There was at this same time in Florence a painter of most beautiful intelligence and most lovely invention, namely, Filippo, son of Fra Filippo of the Carmine, who, following in the steps of his dead father in the art of painting, was brought up and instructed, being still very young, by Sandro Botticelli, notwithstanding that his father had commended him on his death-bed to Fra Diamante, who was much his friend—nay, almost his brother. Such was the intelligence of Filippo, and so abundant his invention in painting, and so bizarre and new were his ornaments, that he was the first who showed to the moderns the new method of giving variety to vestments, and embellished and adorned his figures with the girt-up garments of antiquity. He was also the first to bring to light grotesques, in imitation of the antique, and he executed them on friezes in terretta or in colours, with more design and grace than the men before him had shown; wherefore it was a marvellous thing to see the strange fancies that he expressed in painting. What is more, he never executed a single work in which he did not avail himself with great diligence of Roman antiquities, such as vases, buskins, trophies, banners, helmet-crests, adornments of temples, ornamental head-dresses, strange kinds of draperies, armour, scimitars, swords, togas, mantles, and such a variety of other beautiful things, that we owe him a very great and perpetual obligation, seeing that he added beauty and adornment to art in this respect.
In his earliest youth he completed the Chapel of the Brancacci in the Carmine at Florence, begun by Masolino, and left not wholly finished by Masaccio on account of his death. Filippo, therefore, gave it its final perfection with his own hand, and executed what was lacking in one scene, wherein S. Peter and S. Paul are restoring to life the nephew of the Emperor. In the nude figure of this boy he portrayed the painter Francesco Granacci, then a youth; and he also made portraits of the Chevalier, Messer Tommaso Soderini, Piero Guicciardini, father of Messer Francesco the historian, Piero del Pugliese, and the poet Luigi Pulci; likewise Antonio Pollaiuolo, and himself as a youth, as he then was, which he never did again throughout the whole of his life, so that it has not been possible to find a portrait of him at a more mature age. In the scene following this he portrayed Sandro Botticelli, his master, and many other friends and people of importance; among others, the broker Raggio, a man of great intelligence and wit, who executed in relief on a conch the whole Inferno of Dante, with all the circles and divisions of the pits and the nethermost well in their exact proportions, and all the figures and details that were most ingeniously imagined and described by that great poet; which conch was held in those times to be a marvellous thing.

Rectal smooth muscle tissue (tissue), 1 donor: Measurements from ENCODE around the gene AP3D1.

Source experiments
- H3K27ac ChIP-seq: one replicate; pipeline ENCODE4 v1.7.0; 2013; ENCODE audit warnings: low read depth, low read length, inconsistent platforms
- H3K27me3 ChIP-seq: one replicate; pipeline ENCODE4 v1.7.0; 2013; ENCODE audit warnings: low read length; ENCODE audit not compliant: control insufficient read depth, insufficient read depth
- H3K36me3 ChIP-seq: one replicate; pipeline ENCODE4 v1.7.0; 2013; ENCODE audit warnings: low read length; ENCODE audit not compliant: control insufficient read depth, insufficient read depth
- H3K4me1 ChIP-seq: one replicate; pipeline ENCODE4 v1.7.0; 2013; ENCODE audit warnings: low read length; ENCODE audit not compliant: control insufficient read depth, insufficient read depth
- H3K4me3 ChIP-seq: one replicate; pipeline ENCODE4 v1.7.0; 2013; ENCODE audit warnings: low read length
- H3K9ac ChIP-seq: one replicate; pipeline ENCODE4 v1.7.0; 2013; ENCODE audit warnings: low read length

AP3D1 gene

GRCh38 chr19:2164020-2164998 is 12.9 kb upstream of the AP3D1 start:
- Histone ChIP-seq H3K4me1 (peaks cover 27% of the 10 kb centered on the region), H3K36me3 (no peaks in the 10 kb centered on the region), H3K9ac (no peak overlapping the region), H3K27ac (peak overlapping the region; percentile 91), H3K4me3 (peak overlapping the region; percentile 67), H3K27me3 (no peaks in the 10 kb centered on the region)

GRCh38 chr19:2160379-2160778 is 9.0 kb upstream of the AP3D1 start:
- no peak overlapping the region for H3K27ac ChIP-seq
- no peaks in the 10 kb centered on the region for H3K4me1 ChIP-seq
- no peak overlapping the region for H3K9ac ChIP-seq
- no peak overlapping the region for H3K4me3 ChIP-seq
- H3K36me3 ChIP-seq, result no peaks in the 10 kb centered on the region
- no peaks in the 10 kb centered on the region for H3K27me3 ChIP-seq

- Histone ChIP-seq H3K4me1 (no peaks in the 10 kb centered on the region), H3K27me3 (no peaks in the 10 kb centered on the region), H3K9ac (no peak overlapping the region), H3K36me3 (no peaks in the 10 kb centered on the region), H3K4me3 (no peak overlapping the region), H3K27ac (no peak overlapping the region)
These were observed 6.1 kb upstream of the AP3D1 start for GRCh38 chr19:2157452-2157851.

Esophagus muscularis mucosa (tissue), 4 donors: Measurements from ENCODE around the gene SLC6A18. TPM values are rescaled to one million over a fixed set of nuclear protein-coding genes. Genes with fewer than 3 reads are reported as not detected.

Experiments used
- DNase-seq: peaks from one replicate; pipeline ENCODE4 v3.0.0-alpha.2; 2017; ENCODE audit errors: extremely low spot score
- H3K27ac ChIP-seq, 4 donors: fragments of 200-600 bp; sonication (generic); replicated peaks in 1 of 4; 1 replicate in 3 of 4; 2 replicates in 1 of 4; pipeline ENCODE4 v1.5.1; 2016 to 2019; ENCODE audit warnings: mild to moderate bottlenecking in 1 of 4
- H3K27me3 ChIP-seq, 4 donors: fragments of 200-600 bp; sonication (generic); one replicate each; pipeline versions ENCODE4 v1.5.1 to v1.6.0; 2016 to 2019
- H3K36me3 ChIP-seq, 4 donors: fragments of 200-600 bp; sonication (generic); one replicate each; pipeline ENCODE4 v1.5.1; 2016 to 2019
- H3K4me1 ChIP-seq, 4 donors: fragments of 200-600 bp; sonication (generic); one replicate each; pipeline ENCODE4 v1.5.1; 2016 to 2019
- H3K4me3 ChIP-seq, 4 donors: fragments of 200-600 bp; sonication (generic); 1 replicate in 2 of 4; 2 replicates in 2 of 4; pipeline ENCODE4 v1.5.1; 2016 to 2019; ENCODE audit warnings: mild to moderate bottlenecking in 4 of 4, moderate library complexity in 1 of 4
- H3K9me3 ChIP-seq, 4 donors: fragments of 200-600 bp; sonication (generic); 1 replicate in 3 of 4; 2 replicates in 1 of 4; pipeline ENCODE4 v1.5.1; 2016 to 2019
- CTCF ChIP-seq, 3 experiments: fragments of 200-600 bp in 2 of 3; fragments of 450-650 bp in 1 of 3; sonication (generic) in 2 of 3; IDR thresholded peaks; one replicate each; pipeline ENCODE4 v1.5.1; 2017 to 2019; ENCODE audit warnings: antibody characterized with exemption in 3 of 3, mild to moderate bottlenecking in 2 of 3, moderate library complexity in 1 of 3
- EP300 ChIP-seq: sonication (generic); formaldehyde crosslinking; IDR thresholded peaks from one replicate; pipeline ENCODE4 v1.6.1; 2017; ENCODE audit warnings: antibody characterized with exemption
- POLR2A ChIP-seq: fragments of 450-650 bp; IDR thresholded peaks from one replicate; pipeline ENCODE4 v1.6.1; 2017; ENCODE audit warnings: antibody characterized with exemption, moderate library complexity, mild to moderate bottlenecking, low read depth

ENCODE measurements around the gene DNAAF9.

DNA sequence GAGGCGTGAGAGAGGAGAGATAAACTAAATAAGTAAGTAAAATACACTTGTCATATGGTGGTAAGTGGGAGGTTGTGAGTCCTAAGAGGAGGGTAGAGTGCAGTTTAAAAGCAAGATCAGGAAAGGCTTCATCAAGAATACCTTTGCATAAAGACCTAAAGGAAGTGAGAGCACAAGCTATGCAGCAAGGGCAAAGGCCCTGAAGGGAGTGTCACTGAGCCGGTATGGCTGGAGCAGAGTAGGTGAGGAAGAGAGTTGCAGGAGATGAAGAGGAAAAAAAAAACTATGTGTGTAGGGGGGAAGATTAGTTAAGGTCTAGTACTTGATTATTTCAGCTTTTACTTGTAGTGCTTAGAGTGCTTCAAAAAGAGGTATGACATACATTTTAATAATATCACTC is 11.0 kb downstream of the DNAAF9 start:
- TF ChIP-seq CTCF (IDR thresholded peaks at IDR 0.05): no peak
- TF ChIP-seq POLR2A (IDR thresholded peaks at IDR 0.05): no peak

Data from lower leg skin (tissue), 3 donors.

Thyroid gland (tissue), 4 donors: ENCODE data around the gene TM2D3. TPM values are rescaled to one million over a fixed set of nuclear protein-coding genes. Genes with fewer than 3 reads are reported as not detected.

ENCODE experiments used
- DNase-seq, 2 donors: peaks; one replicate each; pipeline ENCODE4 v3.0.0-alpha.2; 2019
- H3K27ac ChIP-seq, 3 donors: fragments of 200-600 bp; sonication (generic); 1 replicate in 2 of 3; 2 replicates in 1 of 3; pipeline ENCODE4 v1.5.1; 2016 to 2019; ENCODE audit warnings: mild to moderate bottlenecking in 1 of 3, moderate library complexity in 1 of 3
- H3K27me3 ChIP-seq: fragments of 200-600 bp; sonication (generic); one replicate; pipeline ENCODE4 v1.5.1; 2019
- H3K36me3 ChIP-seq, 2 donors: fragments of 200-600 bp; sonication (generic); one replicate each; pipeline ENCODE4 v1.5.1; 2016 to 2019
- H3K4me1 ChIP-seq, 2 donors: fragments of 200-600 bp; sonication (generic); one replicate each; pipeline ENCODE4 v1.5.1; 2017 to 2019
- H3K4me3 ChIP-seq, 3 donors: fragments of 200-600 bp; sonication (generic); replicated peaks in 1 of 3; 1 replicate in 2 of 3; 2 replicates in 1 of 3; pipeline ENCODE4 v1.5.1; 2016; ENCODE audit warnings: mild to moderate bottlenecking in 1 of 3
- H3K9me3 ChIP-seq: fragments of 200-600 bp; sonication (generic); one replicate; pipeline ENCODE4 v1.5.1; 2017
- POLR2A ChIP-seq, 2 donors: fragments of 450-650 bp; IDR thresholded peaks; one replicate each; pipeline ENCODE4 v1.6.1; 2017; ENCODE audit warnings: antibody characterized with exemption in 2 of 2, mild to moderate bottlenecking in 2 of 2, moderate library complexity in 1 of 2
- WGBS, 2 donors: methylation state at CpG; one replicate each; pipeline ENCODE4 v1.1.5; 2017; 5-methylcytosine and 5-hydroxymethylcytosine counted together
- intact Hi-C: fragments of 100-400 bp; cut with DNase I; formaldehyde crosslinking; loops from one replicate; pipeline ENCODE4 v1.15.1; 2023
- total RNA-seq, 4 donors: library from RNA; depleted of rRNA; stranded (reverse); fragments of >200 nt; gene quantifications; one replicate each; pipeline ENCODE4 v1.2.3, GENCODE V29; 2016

Next, in the Chapel of Francesco del Pugliese at Campora, a seat of the Monks of the Badia, without Florence, he painted a panel in distemper of S. Bernard, to whom Our Lady is appearing with certain angels, while he is writing in a wood; which picture is held to be admirable in certain respects, such as rocks, books, herbage, and similar things, that he painted therein, besides the portrait from life of Francesco himself, so excellent that he seems to lack nothing save speech. This panel was removed from that place on account of the siege, and placed for safety in the Sacristy of the Badia of Florence. In S. Spirito in the same city, for Tanai de' Nerli, he painted a panel with Our Lady, S. Martin, S. Nicholas, and S. Catherine; with a panel in the Chapel of the Rucellai in S. Pancrazio, and a Crucifix and two figures on a ground of gold in S. Raffaello. In front of the Sacristy of S. Francesco, without the Porta a S. Miniato, he made a God the Father, with a number of children. At Palco, a seat of the Frati del Zoccolo, without Prato, he painted a panel; and in the Audience Chamber of the Priori in that territory he executed a little panel containing the Madonna, S. Stephen, and S. John the Baptist, which has been much extolled. On the Canto al Mercatale, also in Prato, in a shrine opposite to the Nuns of S. Margherita, and near some houses belonging to them, he painted in fresco a very beautiful Madonna, with a choir of seraphim, on a ground of dazzling light. In this work, among other things, he showed art and beautiful judgment in a dragon that is at the feet of S. Margaret, which is so strange and horrible, that it is revealed to us as a true fount of venom, fire, and death; and the whole of the rest of the work is so fresh and vivacious in colouring, that it deserves infinite praise....